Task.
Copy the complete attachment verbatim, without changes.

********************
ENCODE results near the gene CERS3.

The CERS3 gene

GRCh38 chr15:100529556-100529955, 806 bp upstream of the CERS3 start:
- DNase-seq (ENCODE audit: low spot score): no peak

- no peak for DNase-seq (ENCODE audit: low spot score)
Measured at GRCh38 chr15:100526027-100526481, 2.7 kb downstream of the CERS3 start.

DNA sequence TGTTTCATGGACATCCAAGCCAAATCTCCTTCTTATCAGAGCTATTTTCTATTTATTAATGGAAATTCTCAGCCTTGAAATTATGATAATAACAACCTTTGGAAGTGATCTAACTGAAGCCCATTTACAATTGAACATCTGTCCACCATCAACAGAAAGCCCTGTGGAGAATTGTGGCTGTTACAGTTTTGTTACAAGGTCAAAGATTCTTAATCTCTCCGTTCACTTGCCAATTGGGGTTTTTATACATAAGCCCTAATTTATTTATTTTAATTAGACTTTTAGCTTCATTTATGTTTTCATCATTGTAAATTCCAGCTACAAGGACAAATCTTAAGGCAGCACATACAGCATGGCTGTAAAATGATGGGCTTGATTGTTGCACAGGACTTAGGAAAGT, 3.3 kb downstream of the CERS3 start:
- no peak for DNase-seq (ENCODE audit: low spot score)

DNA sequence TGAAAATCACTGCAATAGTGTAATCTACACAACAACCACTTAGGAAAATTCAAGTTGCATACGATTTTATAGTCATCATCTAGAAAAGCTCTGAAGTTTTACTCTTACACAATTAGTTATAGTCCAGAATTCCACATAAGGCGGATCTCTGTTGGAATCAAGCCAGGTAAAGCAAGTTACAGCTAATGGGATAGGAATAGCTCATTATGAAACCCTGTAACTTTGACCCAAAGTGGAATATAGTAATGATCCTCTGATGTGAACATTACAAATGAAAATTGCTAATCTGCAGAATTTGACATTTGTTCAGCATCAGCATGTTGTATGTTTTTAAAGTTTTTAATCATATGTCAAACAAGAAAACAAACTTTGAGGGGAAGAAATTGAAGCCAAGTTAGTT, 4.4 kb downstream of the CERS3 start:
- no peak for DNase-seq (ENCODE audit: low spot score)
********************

ENCODE results near the gene CERS3.

The CERS3 gene

GRCh38 chr15:100529556-100529955, 806 bp upstream of the CERS3 start:
- DNase-seq (ENCODE audit: low spot score): no peak

- no peak for DNase-seq (ENCODE audit: low spot score)
Measured at GRCh38 chr15:100526027-100526481, 2.7 kb downstream of the CERS3 start.

DNA sequence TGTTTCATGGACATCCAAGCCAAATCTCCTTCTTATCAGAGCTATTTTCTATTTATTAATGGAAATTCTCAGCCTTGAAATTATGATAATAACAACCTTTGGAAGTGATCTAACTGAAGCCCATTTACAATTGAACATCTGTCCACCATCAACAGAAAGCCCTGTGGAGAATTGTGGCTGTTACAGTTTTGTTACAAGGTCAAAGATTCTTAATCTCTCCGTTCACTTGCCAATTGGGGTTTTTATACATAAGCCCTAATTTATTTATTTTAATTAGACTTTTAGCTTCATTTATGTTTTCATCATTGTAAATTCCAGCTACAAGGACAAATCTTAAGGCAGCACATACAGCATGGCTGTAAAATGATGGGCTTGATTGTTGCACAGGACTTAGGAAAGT, 3.3 kb downstream of the CERS3 start:
- no peak for DNase-seq (ENCODE audit: low spot score)

DNA sequence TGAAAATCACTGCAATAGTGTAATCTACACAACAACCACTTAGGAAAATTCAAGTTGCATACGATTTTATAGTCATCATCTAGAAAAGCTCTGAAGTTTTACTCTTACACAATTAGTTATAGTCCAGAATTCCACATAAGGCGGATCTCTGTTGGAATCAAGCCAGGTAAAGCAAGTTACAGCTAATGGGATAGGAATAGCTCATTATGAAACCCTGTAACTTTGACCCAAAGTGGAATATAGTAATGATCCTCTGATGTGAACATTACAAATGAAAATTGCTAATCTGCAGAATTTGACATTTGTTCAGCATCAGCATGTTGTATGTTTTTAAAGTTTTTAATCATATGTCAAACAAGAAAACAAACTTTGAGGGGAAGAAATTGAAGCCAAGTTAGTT, 4.4 kb downstream of the CERS3 start:
- no peak for DNase-seq (ENCODE audit: low spot score)